From the perspective of the men of Company C, the final week was like no other.

The routine of drilling at 9 am and casually supervising the halfhearted work was replaced by a very different routine that began with breakfast at 6:30.  At seven the prisoners, who had spent the night in the conical tents standing or squatting, unable to lie down, would be brought out without being fed, and would be broken down into groups of ten and given work assignments by Sergeant Randles.  Blunt-ended but thoroughly sharp work bolos would be issued, and an armed guard of three men would be assigned to each group of ten.   

The surly, resentful looks from the captives were enough to ensure that the men guarding them were alert.  There were few if any breaks and the work proceeded through the sweltering heat of the midday and afternoon, ending only at sunset, with both prisoners and guards thoroughly exhausted. But while the day for the men of Company C ended with a hot meal and return to barracks to rest — for the prisoners it ended with a return to the intolerable conditions of the conical tents.

Each morning, in addition to the prisoner work details, all able bodied townsmen who could not fit in the Sibley tents and who had been allowed to sleep at home would assemble outside the municipal hall and await their own guards who would then then take them and lead them off to cut the underbrush or carry out whatever assignment was given them.   

Police Chief Abanador, acting on orders of the Americans, oversaw specific families with houses on the square, ensuring that members of those families worked on the undergrowth project. 

On Tuesday, September 24, at Connell’s direction, Bumpus set out for Basey and Tacloban, with six men, to collect supplies and to inquire once again for Company mail. This was a repeat of the earlier trip he had made, but on this trip Bumpus pushed the pace to try and get to Tacloban and back as quickly as possible to Balangiga and the increasingly tense situation there.

Recognizing that the new regime could produce a backlash, Connell ordered that the town be effectively disarmed.  He had two groups of prisoners go around he town, enter each home, and seize bolos, sundangs (a pointed machete with an angled blade) and any other weapons from the homes.  A total of seven sacks of weapons were gathered and sorted with the sundangs being separated from the blunt-end work bolos.  The latter were kept close at hand for issuance to the work force, while the former were placed in the tribunal for secure storage.

As the week progressed, Connell began to make his presence felt more and more in the town plaza.  He barked at the guards anytime the prisoners seemed to be working at less than one hundred percent capacity.  He told Randles repeatedly that the pace was not adequate, and that he did not know when the inspection would come, but it was coming soon, and he would not be caught unprepared.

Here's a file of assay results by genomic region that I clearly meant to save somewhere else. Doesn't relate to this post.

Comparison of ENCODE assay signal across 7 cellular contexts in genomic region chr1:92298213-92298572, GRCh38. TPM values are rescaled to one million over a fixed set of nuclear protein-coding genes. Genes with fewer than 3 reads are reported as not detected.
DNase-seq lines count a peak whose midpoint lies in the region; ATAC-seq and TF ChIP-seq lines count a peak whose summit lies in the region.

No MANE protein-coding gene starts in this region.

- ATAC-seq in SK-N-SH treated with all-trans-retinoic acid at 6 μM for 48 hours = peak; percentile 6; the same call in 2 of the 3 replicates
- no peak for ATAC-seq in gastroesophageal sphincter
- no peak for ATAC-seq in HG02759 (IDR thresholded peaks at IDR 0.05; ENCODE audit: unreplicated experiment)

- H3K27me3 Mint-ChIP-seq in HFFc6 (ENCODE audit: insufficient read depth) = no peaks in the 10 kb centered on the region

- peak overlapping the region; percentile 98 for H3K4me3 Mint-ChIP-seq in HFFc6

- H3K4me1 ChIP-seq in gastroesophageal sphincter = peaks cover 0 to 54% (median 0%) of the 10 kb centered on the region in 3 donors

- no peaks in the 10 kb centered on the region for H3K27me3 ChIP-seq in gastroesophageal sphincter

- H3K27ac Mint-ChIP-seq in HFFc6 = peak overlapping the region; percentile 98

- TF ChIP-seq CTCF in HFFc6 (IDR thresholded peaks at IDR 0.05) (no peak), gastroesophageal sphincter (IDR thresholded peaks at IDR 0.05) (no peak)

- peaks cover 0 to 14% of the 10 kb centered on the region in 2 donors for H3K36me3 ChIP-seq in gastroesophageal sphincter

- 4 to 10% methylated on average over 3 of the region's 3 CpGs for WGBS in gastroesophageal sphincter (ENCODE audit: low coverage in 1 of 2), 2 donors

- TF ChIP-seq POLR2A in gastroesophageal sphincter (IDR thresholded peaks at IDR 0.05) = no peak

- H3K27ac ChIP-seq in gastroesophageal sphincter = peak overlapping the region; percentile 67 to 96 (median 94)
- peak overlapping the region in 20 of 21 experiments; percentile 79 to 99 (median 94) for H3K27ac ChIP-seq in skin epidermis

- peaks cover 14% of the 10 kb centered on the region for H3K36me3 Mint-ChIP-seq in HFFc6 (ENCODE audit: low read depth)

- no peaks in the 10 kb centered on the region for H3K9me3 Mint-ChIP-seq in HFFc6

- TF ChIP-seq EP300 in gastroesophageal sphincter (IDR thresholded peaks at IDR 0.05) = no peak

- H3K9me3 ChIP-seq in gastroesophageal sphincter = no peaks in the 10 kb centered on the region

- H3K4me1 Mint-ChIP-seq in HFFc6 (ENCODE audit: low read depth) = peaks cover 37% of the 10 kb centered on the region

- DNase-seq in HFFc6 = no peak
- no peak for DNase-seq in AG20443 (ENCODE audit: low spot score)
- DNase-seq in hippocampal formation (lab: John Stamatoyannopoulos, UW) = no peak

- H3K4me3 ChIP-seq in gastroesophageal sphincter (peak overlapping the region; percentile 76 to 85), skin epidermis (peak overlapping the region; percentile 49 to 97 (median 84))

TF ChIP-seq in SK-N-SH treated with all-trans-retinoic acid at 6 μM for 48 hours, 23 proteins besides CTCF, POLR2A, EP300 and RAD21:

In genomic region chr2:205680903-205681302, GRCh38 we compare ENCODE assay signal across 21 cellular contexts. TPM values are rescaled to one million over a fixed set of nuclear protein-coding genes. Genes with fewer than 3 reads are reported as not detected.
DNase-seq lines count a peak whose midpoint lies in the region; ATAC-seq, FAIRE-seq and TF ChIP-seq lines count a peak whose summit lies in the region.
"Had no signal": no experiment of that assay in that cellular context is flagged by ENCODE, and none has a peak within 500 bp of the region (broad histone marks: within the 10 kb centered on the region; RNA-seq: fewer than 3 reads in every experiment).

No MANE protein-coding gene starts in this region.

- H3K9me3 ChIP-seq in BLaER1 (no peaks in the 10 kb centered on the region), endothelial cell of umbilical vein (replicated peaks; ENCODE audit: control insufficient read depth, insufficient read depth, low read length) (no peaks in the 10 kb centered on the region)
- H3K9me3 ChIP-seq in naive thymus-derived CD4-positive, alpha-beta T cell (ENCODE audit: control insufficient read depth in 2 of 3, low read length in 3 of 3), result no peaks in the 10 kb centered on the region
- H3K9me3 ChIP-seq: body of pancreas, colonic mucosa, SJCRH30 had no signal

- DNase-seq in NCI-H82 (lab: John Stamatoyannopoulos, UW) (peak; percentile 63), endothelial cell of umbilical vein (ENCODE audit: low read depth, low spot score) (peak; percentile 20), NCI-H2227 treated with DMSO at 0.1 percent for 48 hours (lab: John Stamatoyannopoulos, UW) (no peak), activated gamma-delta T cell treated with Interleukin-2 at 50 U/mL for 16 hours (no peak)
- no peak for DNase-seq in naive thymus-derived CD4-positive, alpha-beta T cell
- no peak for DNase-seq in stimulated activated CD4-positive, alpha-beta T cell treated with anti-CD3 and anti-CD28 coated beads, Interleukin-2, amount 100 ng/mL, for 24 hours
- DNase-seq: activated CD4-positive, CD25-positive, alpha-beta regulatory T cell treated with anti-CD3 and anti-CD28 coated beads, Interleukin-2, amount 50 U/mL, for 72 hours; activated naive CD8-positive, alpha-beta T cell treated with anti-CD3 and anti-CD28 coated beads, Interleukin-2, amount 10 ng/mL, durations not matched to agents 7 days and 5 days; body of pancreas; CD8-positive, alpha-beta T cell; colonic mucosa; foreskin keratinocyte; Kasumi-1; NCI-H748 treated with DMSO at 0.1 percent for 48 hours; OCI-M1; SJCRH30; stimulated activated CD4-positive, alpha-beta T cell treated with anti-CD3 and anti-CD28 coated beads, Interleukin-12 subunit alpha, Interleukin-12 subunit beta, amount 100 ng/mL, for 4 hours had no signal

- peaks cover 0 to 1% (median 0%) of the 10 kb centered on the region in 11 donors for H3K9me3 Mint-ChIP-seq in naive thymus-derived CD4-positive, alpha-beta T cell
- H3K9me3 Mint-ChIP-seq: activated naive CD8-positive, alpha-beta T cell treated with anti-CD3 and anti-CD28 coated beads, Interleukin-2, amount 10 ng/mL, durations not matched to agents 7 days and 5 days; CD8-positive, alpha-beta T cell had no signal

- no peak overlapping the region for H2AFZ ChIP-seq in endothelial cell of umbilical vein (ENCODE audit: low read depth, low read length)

The prisoners stayed in the tents for four days, working from 7am to 5pm.  On Wednesday the 25th, Abanador approached Connell and offered to increase the capability of the workforce by bringing in men from the outlying areas who owed municipal taxes.  Abanador’s concept, as he explained it to Connell,  was to achieve the negotiated the release of the now thoroughly exhausted townsmen by exchanging them for  tribal tax evaders who would continue the work.

Connell agreed.

The next day, Thursday, Abanador brought in forty tribal men from the surrounding mountain rainforest.  These men were markedly different from the townsfolk.  Dressed in loinclothes, tattooed, barechested, they were uniformly muscular and could not be mistaken for anything other than warriors.  More were brought in the next day, and so by Friday most of the townsfolk had been released from the Sibley tents but were still required to work all day alongside the men from the mountains.

Each day, townsfolk who now had no food were forced to line up to receive rations from the Americans. The rations were issued from the seized food stocks and included a small quantity of rice for each family and little more.

As much as he was fixated on the cleanup of the town in preparation for the inspection which could happen any day, Connell was also keenly aware that he had failed to yet make contact with the enemy and he viewed this as a blight on his record which he urgently wished to rectify before the inspection. 

Hoping against hope to achieve such contact, on Thursday the 26th he took Major Griswold and, leaving a force of only twelve men to supervise the work program, sailed up the Balangiga River to the interior in search of contact with the insurgents.   This effort, like all the previous ones, failed to produce any sign of the enemy and at sunset them were back in Balangiga.

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